How to "fake" a tidy home when you’re short on time - these expert tips are ideal for holiday hosting

These tricks will help you achieve a clutter-free home (on the surface, at least)

A neutral living room with a large Christmas tree in the corner
(Image credit: Caffe Latte)

Christmas is fast approaching. With deliveries coming in every day, decorations out ready to be displayed, and extra shopping being done for guests staying over, it’s no surprise it’s virtually impossible to stay on top of tidying and keeping the home clutter-free. 

When it’s all getting a bit too much, there are a few things you can do quickly to at least give the impression of a tidy home for a few hours. While we're not suggesting you don't tidy up regularly, sometimes a bit of fakery is in order. Even when you're strapped for time, an hour or so is more than enough to see you through that surprise visit, making these tricks perfect for holiday hosting and beyond. 

Here, decluttering experts offer plenty of tips on how to declutter quickly to turn your space from 'stressful mess' to 'put together' in no time (on the surface, at least). 

1. In the kitchen 

Christmas kitchen with garlands on pendant lights by Marie Flanigan

(Image credit: Marie Flanigan Interiors)

The kitchen is one of the spaces in the house that gets cluttered so easily, so fast. A high-traffic area that the whole family can use simultaneously is sure to be difficult to keep tidy. Professional home organizer Shira Gill advises to first ‘knock out dirty dishes and rinse out your sink.' This will already make the space look better, and it’s also a quick win to get you going to do a bit more.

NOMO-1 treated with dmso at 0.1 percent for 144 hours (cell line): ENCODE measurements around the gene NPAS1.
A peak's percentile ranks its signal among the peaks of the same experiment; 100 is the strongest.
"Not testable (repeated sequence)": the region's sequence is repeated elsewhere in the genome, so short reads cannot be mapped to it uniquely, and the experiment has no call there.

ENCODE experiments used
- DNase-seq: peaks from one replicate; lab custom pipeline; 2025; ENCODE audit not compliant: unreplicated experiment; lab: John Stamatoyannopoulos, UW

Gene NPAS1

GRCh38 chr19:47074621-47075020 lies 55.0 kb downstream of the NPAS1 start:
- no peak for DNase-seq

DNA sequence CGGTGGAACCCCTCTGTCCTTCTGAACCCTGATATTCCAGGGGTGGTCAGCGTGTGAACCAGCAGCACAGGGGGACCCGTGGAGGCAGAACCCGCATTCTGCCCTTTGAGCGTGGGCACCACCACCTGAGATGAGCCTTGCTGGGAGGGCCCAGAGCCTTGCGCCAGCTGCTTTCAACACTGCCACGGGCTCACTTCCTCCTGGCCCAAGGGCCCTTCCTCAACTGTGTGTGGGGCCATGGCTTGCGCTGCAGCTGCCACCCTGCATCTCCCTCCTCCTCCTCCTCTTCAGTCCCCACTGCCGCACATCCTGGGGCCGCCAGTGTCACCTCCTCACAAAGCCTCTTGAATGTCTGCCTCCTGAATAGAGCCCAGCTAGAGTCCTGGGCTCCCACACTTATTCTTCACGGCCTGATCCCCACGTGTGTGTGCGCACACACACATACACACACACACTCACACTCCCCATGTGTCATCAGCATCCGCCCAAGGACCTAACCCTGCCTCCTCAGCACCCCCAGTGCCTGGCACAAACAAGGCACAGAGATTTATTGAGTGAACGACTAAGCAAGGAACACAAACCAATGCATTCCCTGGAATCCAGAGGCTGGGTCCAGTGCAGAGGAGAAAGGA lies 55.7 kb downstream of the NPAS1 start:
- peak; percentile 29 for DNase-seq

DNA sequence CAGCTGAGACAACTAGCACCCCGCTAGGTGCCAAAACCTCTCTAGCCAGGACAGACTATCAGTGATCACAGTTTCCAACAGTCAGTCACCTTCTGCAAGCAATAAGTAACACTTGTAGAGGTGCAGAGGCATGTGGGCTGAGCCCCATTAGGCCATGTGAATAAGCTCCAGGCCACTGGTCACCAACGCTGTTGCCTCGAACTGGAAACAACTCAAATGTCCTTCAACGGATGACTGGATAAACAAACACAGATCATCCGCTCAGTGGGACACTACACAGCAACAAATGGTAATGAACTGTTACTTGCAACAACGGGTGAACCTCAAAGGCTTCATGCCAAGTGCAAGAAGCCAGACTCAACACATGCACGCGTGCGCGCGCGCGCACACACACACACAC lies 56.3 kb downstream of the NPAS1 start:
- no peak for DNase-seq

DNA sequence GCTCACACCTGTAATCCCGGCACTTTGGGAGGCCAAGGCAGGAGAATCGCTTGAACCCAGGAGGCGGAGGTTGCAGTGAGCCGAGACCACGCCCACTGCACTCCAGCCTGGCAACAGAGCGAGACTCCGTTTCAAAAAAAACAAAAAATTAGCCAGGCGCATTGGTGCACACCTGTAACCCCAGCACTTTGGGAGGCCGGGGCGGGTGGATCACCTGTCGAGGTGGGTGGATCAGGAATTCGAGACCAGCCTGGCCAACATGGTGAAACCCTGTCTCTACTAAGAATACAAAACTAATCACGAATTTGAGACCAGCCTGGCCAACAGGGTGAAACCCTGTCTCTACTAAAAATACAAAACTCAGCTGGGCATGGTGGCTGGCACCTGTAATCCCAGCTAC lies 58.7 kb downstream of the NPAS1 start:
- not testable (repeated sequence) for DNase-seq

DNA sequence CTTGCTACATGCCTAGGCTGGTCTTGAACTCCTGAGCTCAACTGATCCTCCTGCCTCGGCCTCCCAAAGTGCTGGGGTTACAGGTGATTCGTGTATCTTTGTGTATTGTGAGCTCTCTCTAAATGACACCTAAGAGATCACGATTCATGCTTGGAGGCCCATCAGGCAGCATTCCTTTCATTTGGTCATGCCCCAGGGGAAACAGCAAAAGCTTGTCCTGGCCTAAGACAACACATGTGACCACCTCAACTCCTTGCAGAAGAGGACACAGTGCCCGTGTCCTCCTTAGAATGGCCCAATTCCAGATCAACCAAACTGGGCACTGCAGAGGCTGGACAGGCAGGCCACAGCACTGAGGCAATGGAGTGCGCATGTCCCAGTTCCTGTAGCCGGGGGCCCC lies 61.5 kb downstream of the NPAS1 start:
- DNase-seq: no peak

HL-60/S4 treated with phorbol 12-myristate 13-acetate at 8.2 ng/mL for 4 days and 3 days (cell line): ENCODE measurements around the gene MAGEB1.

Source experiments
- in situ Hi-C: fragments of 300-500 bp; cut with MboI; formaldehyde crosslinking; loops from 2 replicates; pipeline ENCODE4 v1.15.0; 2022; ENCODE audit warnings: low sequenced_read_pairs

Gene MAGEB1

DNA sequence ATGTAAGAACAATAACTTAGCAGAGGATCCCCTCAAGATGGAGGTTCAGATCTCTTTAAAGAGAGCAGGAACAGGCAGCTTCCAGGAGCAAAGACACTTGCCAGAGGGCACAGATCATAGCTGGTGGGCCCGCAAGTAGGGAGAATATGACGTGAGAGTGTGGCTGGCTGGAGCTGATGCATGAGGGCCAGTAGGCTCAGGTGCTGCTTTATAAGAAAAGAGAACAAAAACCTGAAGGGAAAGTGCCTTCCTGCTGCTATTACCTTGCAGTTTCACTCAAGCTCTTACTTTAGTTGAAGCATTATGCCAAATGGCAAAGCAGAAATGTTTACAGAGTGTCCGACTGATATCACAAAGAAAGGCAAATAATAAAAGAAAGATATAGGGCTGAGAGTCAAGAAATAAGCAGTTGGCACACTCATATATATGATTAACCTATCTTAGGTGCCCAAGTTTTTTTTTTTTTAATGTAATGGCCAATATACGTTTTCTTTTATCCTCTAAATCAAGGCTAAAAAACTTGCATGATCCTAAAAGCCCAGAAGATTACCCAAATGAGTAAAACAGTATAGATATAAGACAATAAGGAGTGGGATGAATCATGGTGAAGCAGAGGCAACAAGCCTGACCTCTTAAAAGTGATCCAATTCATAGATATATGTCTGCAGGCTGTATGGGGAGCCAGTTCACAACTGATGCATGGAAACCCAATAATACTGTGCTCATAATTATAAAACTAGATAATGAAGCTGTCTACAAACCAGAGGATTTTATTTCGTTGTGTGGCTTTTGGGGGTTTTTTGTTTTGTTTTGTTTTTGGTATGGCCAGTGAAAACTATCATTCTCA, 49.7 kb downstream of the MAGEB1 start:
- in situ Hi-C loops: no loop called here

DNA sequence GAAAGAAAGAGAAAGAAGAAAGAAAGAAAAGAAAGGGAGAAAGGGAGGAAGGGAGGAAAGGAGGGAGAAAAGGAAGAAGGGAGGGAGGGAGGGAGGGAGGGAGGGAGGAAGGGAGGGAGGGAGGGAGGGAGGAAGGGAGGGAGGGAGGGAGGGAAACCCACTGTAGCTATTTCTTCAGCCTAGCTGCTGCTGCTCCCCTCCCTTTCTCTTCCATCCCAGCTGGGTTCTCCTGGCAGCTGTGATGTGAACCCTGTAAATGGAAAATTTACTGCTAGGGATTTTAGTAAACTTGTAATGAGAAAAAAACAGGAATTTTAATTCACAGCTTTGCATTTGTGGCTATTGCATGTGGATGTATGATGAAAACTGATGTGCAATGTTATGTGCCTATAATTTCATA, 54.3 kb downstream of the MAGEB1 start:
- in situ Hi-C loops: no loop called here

‘Clear and wipe down all surfaces, grab a bin bag, and toss any trash / recycle old receipts, junk mail, soda cans, etc,’ Shira adds. With more cooking happening this time of year, the food smell can linger in the air and make it feel stuffy, too. ‘Open the windows and get some fresh air circulating,’ says Shira. It gives the impression of a clean and tidy home, and all these tasks can be crossed off your list in no more than 15 minutes. If you have more time, you can properly organize your kitchen in one day to make sure it stays tidy for longer. 

2. In the bedrooms

Christmas bedroom by The White Company

(Image credit: The White Company)

You can usually get away with the bedrooms being a bit messy since most people won't be privy to them, but if you need to accommodate guests staying over you’ll have to get tidying fast. 

‘Consolidate stray clothes, socks, and laundry into your laundry bins and tuck them away,’ says Shira. The expert swears by storage bins as a great way to clear away clutter and store items that are not the most pretty to look at. Invest in some nice bins in the same color, or some nice jute baskets that look good, and you can quickly drop all clutter in when needed.

We love the tidy toss trick for closet organization, and you can apply it to any space. Just grab a pretty basket or container and use it as a catch-all for all the miscellaneous junk that accumulates in your bedroom - be it on your nightstand, your dresser, or the bedroom floor.